The African Editors Forum (TAEF) has described as outdated, draconian and deplorable the Kenyan government’s decision last Tuesday to shut three media outlets, preventing them from covering a “Swearing-in” ceremony organised by opposition leader, Raila Odinga.
The television and radio networks had intended to carryout live coverage of the widely condemned political event, but the Kenyan authorities moved in to scuttle the plan citing security implications.
But in a statement copied to ghanabusinessnews.com, TAEF said because the rally was of major public interest to all Kenyans and that journalism is the first draft of history, the presence of journalists at the event was neither an indication of support or lack thereof of an event, but a constitutional duty to record for the public, events of major public interest and importance.
TAEF condemned the blocking of transmission by the state, arguing it was only an attempt to block the public from knowing what is going on.
The Forum is demanding an apology from the government.
“TAEF calls on the government of President Uhuru Kenyatta to apologise to the nation for the criminal and unconstitutional act. TAEF further calls on the government to provide assurances to all Kenyans that the government will allow freedom of the media to reign and it will not abuse its power to censor views that it does not agree with,” the statement said.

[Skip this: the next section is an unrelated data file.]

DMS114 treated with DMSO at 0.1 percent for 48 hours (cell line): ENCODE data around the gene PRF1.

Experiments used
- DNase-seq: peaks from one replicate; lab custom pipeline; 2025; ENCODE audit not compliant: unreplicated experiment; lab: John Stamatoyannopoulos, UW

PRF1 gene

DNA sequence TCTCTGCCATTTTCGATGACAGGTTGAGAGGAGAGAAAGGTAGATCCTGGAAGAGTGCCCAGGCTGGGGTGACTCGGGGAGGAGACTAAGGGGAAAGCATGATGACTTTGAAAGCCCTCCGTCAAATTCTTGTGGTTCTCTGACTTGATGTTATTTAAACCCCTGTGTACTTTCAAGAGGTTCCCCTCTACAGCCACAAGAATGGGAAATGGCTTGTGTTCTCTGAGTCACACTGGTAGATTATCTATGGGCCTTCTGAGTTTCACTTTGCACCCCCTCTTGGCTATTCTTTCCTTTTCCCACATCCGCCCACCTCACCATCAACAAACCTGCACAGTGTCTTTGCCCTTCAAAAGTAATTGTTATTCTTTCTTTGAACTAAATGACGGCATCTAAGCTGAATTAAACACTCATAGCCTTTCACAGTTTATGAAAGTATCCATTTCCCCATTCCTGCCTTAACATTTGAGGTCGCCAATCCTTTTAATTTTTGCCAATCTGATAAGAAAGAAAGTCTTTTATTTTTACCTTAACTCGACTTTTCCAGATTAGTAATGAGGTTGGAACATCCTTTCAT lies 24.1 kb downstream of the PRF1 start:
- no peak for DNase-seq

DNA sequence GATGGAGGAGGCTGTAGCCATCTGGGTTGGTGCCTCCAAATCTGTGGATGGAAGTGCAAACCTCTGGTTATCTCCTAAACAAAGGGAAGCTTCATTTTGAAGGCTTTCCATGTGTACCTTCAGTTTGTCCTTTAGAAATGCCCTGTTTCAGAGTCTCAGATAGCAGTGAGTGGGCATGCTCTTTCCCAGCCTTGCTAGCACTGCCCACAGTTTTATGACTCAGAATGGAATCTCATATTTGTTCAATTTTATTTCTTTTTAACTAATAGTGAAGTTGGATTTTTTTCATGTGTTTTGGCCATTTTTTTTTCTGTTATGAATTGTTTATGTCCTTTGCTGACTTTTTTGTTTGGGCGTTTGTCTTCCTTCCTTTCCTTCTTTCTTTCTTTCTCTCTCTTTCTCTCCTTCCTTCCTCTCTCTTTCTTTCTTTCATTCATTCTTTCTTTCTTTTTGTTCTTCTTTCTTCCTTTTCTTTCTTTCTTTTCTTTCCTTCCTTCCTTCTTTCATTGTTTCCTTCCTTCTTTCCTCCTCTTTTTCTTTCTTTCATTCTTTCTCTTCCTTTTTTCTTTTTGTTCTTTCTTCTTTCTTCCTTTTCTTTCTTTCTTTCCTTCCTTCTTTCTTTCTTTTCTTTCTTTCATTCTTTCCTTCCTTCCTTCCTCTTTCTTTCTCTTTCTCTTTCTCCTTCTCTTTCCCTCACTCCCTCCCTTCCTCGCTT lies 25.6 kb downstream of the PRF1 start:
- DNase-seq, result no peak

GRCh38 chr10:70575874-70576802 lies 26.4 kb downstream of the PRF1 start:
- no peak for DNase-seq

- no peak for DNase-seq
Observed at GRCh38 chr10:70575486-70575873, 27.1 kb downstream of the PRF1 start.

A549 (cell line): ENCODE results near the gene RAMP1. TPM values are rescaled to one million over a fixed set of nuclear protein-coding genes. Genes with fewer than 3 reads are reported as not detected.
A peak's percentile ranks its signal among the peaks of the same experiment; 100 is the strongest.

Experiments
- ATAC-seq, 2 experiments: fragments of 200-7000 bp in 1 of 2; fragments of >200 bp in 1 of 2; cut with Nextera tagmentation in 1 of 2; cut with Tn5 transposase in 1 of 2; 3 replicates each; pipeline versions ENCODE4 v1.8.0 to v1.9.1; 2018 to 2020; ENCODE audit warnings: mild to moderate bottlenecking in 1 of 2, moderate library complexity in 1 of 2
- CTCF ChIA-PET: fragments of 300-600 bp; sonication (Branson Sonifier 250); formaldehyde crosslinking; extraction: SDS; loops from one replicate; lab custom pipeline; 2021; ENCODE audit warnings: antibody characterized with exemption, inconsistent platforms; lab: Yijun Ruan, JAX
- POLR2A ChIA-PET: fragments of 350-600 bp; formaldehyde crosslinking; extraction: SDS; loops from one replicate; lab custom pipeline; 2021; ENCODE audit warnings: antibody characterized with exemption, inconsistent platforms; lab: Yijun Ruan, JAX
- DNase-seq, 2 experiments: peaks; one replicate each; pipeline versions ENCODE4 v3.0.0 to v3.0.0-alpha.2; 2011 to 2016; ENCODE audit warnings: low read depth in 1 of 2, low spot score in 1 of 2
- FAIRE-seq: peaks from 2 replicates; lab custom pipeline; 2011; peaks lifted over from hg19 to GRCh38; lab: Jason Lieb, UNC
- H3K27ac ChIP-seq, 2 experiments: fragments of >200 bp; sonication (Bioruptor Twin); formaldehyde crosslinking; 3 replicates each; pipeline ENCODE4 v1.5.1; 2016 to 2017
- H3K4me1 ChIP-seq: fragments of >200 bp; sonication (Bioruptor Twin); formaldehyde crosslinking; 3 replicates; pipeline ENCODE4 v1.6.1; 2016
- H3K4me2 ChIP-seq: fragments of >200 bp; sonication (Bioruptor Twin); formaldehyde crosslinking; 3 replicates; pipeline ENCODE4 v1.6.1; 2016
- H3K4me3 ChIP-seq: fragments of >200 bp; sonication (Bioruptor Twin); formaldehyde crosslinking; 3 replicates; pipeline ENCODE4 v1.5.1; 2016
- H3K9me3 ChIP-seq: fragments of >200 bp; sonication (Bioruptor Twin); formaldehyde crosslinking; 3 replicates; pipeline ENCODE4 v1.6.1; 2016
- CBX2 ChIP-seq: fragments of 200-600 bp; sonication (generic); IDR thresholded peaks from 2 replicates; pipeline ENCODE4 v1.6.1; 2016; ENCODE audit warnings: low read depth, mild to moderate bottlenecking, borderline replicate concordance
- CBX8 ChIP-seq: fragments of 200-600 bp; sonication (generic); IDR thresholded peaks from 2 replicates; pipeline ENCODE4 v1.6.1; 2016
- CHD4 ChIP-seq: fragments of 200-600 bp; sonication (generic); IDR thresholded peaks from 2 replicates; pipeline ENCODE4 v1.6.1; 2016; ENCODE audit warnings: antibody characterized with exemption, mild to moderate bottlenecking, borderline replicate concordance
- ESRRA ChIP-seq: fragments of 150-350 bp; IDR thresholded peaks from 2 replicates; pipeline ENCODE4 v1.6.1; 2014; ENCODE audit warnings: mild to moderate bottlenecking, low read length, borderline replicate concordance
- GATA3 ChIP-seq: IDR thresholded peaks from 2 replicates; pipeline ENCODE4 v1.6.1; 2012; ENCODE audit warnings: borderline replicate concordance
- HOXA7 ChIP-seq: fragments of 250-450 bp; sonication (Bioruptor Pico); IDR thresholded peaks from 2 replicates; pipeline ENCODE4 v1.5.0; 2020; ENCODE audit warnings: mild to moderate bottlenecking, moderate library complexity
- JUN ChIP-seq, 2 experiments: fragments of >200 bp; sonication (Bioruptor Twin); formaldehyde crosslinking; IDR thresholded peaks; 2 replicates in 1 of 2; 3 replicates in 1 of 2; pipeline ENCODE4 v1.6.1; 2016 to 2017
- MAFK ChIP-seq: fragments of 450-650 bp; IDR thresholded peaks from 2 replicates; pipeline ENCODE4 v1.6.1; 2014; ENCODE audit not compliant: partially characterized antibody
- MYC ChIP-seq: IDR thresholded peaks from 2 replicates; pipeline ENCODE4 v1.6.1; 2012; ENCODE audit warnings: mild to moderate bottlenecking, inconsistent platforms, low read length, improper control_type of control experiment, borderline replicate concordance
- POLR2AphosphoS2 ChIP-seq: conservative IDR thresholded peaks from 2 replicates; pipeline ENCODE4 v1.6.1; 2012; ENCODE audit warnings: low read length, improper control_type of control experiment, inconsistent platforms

The statement continued that It was sad to see Kenya, which has been one of the leading media freedom lights on the continent, descending into a country where this freedom is under serious threat.
The Forum’s Chairperson, Jovial Rantao recalled that TAEF raised concern about the conduct of the government in the run-up to and during the elections and does so again today following the censorship around an event organised by the opposition leader.
“TAEF reiterates its stance that the government of Kenya and others on the continent must remove, from their statuette books, laws that are inimical to media freedom”, the statement concluded.
Kenyan opposition leader Raila Odinga, who boycotted the country’s disputed election last year, swore himself in as the “people’s president” at a mock inauguration ceremony Tuesday in protest against President Uhuru Kenyatta.
Thousands of opposition supporters gathered at Uhuru Park in central Nairobi, chanting slogans and waving tree branches at the symbolic “swearing-in” event, which was organized by Odinga’s National Super Alliance (NASA).
The event was largely peaceful, and the throngs of supporters quickly left the park after proceedings had concluded. In what appear s to be an isolated incident, police fired tear gas to try to disperse crowds pulling down signs near the park.
Authorities had earlier said they would put a stop to any illegal meetings, but Reuters reported that no uniformed police could be seen in the park and no anti-riot officers or vehicles were visible.
Kenyatta won a second presidential term with 98 per cent of the vote following a controversial election rerun in November. The country’s Supreme Court nullified the previous ballot, also won by Kenyatta, due to “illegalities and irregularities.”
Odinga and his opposition party dropped out of the second vote, claiming the election commission had failed to implement any reforms.
NASA says it wants to create an alternative government to protest Kenyatta’s rule.
But the government has warned that Tuesday’s events amount to treason — an offense punishable by death, according to Kenyan law.
By Emmanuel J.K Arthur
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